And then it all started to disappear. The world as I saw it was gone. At this time, I thought this is not supposed to happen. But it was the best thing that has ever happened to me. I never thought, I would rather die, then be blind at that point. It was as if a weight had been lifted off my shoulders. There was no more faking it, I didn’t have to explain to people that I couldn’t see really well and no it wasn’t like when you take off your glasses. I didn’t have to come up with some reason why I tripped over things or bumped into the person I was walking with constantly, or order whatever the person I was with ordered. I could truly live life. It was a simple explanation, I am blind. And it felt so freeing to finally just be able to say to people “could you tell me what you have on the menu for chicken, I am blind”.

Sure people treat me like I am 5 sometimes and there are many things that are frustrating but my life does not suck. I experience the world in a different way than a sighted person for sure. But I am able to do the things that I love, I am able to laugh, cry, have successes and failures just like everyone else.

Through this journey I have been able to help and educate so many people. It has been a whirlwind and I never thought I would be where I am today. There isn’t a greater feeling then when someone reaches out and says “thank you, you have helped me to see that my disability is not going to hold me back anymore”. If I only help one person to see that they can live the life that they want, disability or not, then it will all be worth it.

Until Next Time

Ashley and Danson

OH The Stories We Tell Ourselves….

Hello Everyone,

As women…. well as people really, we tell ourselves so many stories about what people think of us, what is that guy looking at me for, what do people say when I leave. The dialogue that goes on in our minds is crazy.

I know for me that is so true. I will be the first one to stand up and say I don’t give two craps about what people think about me. But reality is, I think I do. I always wonder what people are thinking when they see me walking down the street, or speaking at an event. I am always worried about being pasted as the weird blind girl. I try hard to keep up with the trends and things. And as annoying as it is when someone comes to me and says “you don’t look blind” in my mind I am giving my self the biggest high five.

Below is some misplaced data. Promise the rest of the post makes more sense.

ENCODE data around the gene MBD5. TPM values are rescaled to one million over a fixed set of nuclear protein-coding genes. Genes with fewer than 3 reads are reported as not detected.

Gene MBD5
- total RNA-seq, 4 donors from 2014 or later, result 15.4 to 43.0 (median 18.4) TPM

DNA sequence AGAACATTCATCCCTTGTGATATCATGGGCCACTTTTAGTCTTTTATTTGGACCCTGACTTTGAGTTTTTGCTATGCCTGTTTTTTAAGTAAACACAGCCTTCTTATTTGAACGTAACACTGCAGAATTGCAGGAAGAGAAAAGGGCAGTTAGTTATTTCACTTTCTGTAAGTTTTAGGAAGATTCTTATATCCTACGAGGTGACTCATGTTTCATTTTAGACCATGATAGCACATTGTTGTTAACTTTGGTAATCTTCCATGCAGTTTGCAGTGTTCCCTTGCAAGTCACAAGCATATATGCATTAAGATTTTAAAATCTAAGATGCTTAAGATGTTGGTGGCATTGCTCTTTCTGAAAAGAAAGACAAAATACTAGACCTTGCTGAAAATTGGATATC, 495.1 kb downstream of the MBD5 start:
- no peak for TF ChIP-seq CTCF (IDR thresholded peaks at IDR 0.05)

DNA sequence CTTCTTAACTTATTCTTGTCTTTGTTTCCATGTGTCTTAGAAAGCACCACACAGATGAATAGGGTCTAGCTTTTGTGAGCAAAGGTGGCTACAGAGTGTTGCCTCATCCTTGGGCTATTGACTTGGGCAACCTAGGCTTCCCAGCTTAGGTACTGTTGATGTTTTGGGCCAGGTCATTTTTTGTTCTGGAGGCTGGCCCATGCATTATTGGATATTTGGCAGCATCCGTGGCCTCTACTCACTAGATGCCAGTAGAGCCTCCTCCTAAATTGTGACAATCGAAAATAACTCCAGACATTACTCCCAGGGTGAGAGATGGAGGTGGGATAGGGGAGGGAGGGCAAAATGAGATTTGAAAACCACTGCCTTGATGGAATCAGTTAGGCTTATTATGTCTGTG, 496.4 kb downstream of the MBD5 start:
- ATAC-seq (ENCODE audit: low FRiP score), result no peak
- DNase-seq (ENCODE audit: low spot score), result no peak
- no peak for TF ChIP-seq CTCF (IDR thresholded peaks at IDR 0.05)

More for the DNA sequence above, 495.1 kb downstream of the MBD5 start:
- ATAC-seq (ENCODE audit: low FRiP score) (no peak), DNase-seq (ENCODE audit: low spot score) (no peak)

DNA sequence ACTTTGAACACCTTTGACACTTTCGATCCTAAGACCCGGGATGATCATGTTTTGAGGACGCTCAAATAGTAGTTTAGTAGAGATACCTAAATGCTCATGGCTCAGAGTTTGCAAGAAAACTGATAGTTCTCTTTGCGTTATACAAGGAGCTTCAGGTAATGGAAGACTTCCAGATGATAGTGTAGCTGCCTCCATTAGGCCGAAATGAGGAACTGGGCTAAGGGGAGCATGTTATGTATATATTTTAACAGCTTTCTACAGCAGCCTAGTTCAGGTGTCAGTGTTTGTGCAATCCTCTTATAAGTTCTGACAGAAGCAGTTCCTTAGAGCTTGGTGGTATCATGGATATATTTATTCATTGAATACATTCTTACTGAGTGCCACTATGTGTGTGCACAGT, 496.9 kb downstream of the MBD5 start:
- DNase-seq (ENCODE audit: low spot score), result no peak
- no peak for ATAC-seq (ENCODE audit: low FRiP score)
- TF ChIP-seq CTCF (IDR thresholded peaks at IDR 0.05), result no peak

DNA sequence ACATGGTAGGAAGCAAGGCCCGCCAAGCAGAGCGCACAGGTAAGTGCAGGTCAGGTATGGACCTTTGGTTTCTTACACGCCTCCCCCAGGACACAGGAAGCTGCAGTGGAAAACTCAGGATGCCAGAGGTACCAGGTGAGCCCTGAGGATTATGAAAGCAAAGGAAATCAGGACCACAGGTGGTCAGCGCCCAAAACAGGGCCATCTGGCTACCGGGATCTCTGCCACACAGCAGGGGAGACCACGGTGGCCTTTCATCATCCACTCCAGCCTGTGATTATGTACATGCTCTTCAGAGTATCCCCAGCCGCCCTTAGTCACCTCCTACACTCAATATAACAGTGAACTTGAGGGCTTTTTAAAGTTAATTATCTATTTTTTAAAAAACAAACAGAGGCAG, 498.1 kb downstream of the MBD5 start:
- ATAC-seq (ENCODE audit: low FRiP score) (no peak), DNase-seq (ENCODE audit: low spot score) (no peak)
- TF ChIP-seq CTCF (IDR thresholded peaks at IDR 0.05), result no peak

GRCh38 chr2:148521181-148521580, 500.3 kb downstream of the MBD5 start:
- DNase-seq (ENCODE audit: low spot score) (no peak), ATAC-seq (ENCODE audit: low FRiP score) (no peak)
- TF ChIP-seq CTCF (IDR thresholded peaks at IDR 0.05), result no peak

I recently went to an event (more on that to come!) and it was around networking. Let me preface this by, I really don’t like networking. It is exhausting, I suck at small talk, I worry about what they will think when they walk away, I am worried I will leave someone hanging when they go to shake my hand, or that it will look like I am looking at their boobs or over their shoulder. I have to work very hard at looking at where the sound of their voice is coming from, there is just so much to that goes on because I am blind, but also because I am a little conscious.

But at this event with a room full of women of all ages and backgrounds, I heard them all saying the same things. Which has gotten my wheels turning. We all feel uncomfortable in some way shape or form. And to be honest, I am sure the person I am talking to at these networking things is feeling the same way that I am. Relief washed over me like no ones business.

One of the reasons that I love to write and blog is because I can be me, the unabridged, honest version of me. Why because I can’t see your judgement and I get to filter the comments. I sit at home in my safe space and I can write what I am truly feeling and if you don’t like it you can click away.

I really try to treat life in the same way, but my brain gets in the way a lot of times. When I really sit and think about it though, there is no reason for it. Not everyone will like me, or what I am wearing, what I am doing, who I am, what I stand for. And that is ok, I am me. I am who I am, and I want to live life to the fullest and stop worrying about what people are thinking or if they will like me.

It can be hard to find new friends and groups to be a part of, but do I want to conform to their standards to be a part of their group, or be invited to coffee, ummmm nope!

I am a strong, passionate, opinionated, outgoing, woman. I want to surround myself with amazing women who have the same goals, passions, and outlooks on life that I do. Networking can be a way for me to shine, and show people who I am without shame. Allowing those who will end up to be in my circle the chance to see what I am about.

When we support one another and build each other up amazing things can happen…..

Until Next Time,

Ashley and Danson